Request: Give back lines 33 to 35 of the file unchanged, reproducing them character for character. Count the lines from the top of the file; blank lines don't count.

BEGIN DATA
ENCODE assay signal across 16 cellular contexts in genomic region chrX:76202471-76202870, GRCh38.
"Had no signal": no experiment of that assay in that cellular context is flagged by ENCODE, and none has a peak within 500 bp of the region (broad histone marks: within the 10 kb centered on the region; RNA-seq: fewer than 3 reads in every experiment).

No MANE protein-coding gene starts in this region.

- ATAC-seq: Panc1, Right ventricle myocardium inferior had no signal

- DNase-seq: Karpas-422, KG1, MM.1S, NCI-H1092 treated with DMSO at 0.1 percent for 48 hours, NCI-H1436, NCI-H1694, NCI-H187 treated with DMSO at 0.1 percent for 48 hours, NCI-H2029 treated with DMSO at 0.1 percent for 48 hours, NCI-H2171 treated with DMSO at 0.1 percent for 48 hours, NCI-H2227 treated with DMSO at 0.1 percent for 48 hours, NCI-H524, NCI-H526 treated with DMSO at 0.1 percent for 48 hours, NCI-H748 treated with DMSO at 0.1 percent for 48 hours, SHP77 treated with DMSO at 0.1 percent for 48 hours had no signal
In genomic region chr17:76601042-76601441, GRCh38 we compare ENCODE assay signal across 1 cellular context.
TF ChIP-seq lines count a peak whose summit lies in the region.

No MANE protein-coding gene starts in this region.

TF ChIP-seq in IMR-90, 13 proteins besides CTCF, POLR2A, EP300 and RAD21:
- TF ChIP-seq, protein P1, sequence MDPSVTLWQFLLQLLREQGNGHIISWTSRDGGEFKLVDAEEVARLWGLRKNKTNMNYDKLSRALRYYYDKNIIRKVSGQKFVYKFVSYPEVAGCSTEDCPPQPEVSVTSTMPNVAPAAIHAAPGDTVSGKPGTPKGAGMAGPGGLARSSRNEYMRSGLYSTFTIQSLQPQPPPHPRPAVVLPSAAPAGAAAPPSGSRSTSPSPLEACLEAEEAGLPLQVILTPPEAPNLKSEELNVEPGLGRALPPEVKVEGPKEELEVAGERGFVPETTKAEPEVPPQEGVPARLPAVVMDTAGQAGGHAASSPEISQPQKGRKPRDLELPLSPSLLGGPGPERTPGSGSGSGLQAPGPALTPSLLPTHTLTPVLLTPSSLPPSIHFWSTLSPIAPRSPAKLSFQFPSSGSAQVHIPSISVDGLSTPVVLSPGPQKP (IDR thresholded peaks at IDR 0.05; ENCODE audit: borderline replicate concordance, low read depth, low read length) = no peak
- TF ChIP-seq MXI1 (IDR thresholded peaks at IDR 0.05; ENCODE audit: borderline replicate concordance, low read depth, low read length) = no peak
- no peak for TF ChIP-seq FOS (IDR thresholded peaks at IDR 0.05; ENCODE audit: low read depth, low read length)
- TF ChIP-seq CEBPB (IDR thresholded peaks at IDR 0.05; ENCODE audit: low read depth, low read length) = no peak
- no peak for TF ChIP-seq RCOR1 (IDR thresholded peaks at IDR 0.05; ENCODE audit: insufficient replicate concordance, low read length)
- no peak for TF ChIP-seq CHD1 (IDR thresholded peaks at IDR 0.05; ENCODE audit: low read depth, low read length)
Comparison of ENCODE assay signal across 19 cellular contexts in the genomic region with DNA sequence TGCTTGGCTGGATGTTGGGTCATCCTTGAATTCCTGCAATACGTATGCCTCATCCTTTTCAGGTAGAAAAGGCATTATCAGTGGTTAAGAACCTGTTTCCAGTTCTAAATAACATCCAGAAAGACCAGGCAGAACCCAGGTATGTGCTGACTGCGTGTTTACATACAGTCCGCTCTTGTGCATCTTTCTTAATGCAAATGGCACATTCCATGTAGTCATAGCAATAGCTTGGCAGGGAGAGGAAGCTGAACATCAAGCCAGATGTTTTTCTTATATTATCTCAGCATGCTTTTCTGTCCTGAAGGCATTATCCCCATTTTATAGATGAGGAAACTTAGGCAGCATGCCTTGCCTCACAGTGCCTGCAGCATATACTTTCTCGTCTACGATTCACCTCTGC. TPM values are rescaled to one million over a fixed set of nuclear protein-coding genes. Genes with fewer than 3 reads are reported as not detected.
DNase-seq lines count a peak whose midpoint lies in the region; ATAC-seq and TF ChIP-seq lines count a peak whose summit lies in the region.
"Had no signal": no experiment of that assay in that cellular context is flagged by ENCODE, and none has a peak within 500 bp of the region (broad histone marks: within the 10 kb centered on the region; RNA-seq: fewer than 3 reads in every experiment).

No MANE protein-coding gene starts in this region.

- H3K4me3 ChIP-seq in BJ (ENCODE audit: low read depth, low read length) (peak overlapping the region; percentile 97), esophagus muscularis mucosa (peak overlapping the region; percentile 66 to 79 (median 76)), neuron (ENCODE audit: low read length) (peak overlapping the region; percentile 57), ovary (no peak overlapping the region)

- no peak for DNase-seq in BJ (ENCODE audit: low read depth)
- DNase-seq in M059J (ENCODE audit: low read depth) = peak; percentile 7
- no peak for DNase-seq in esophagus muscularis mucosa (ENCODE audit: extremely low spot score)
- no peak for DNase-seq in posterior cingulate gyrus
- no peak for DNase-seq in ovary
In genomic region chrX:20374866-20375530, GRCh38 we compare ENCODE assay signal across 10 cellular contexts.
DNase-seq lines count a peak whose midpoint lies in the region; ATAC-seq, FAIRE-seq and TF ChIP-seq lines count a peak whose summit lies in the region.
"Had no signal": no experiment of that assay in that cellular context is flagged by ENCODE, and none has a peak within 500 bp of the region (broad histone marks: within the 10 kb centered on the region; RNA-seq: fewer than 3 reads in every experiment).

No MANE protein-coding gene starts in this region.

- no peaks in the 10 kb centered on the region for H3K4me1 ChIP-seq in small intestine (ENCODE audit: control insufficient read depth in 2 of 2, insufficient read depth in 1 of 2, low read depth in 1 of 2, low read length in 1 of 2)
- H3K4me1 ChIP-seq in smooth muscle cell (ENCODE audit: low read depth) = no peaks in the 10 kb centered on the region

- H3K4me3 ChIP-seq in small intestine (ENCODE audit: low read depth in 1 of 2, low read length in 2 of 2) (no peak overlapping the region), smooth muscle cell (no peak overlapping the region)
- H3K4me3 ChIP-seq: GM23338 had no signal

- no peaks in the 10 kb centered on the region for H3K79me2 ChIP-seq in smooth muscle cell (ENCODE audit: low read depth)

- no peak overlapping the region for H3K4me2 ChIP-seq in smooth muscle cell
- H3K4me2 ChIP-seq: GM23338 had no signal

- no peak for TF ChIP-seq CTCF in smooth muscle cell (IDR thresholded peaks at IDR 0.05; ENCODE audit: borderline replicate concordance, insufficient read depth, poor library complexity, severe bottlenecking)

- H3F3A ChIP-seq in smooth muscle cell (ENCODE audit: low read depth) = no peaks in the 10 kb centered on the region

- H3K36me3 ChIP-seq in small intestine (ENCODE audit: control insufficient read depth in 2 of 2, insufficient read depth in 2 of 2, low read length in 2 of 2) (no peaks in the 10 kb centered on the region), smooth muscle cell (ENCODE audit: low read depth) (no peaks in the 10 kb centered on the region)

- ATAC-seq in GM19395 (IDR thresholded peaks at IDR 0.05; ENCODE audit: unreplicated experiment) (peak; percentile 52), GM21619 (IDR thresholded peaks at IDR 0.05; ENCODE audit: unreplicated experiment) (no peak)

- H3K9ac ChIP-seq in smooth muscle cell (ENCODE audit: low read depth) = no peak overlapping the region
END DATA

- H3K4me3 ChIP-seq: GM23338 had no signal

- no peaks in the 10 kb centered on the region for H3K79me2 ChIP-seq in smooth muscle cell (ENCODE audit: low read depth)

- no peak overlapping the region for H3K4me2 ChIP-seq in smooth muscle cell